Despite this future knowledge, when Ian talks about babies with his wife, she agrees to it.

Pros: The plot twists are original, the story is realistic, and the tone is gripping. The idea of language is carried throughout the film, and somehow we are taken right along with it, to a very satisfying conclusion. Amy Adams is a showstopper in this film.

Cons: At times the moodiness and melancholy are a bit much to take in. You need to be completely relaxed and willing to sit still for the full runtime in order to enjoy the payoff. The details are key in this story and Villeneuve is relying heavily on them. It’s a thinking persons’s scifi.

Runtime: 1 hour 56 minutes

Points of Interest: The ink circles were created by Montreal artist Martine Bertrand. Yay Canadian content! It is also the artist’s son who created Hannah’s drawings. The movie is based on a short story titled Story of Your Life by Ted Chiang.

It might seem obvious at this point what Arrival is about. Aliens. Well no, actually. It’s about time and the relationships between people define our sense of time. Language is merely an activator towards that resulting outcome, and once we can appreciate another language, we open ourselves up to visiting and revisiting themes of our lives, and in some cases, becoming available for new ones.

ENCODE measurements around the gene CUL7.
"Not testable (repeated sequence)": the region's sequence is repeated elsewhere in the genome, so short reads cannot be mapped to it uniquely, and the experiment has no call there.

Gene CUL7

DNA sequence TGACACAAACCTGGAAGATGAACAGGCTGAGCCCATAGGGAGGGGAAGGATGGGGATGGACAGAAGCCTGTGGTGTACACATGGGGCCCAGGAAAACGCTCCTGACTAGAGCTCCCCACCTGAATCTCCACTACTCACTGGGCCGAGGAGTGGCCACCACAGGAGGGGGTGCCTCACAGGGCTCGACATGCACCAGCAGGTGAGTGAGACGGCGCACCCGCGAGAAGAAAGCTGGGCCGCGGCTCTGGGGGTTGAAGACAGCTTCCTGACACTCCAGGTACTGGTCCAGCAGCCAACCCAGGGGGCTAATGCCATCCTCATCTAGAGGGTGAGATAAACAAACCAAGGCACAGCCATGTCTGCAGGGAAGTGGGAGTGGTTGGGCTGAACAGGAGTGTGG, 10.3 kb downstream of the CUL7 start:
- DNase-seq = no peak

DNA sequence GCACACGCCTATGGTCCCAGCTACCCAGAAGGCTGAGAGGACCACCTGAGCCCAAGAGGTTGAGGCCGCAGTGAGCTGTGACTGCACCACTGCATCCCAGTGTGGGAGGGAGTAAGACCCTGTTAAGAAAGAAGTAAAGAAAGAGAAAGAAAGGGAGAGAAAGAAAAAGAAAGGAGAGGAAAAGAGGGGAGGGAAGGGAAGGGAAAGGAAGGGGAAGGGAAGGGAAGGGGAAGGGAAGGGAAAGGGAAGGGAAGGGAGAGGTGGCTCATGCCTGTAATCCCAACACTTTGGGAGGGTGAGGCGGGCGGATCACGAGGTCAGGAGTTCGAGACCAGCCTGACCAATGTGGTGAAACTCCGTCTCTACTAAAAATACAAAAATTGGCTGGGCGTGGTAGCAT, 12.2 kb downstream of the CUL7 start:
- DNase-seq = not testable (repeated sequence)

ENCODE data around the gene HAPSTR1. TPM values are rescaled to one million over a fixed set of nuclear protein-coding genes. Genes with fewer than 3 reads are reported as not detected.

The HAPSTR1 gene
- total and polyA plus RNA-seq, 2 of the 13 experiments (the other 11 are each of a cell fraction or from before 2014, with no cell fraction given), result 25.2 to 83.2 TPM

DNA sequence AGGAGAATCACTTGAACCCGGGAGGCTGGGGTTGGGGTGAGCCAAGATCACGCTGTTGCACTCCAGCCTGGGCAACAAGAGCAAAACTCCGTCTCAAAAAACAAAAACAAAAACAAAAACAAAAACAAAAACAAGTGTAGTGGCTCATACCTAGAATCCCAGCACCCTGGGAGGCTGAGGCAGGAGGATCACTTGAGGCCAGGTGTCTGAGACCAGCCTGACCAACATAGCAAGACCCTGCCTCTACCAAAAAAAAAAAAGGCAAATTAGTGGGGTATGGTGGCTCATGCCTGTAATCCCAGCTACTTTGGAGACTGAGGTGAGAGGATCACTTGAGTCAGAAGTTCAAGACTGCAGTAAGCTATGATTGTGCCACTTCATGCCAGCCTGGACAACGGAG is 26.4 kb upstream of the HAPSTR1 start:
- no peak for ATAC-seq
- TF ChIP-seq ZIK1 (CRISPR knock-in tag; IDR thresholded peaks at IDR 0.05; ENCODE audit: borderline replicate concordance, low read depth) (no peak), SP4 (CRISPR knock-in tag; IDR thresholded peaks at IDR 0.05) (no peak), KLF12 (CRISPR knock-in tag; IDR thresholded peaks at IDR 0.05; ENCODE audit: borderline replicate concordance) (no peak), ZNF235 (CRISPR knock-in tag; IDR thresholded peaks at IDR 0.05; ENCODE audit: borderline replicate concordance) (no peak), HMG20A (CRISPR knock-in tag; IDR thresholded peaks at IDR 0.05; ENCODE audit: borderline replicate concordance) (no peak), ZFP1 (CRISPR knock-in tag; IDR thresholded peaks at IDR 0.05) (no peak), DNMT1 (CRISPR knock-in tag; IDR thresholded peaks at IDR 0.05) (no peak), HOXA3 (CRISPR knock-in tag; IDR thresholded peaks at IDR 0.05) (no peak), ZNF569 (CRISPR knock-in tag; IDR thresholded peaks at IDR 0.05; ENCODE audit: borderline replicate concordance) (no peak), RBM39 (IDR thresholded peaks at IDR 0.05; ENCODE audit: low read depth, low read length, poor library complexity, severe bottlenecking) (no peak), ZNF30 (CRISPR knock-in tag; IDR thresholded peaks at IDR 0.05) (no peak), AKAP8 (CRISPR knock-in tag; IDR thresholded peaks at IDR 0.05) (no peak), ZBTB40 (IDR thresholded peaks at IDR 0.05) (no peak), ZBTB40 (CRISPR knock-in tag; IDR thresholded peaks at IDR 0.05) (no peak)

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I cannot say enough good things about this film. I have to admit when I first sat down to watch it, I was a little bit tired and disappointed at how slowly paced it was, but then on a second viewing, starting over, which I find a tad ironic now, I was able to settle into Villeneuve’s dirty sci-fi and appreciate the thoughtfulness. And I kept thinking about it all week, which is what a good movie should have you do. The arrival of this realization was worth the wait.

Tim!

Where The Art Is (The Google Cultural Institute)

You ever watch those movie trailers, posters or commericials which start off by saying “since the dawn of time…”? I find them cheesy too, dear readers. But I want to try it out one time okay?

Since the dawn of time, mankind has created artwork and stored it in precious places. In other words, for what seems like forever.

What’s forever, precious?

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You know, FOR-EV-ER? Eternity? Infinity? Time without end? Even you can comprehend THAT Gollum.

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You don’t believe me, well that’s fine. I love pulling out my art history cap every now and again. Just give me a minute here to get down to business and find some images and links to get this party started.

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This image was one of the first cave painting images I ever saw when I was doing my undergrad, at the time it was considered to be one of the oldest images ever made (approx. 32,000BC – 30,000BC).

According to this article, a new theory has cropped up. Humans having been making art for about 42,000 years, which when taken along with the theory of evolution, means that humans have been making art for even longer than we’ve been thinking about things. Which is amazing to me, because I’ve always considered art to be a language in and of itself.

That means that we need art more then we need literature and speech, it’s something that we all can understand and relate to, no matter what the oral or sign language we subscribe to. And it’s foundational to who we are. That’s right, sign language is not universal to all creeds and ethnicities.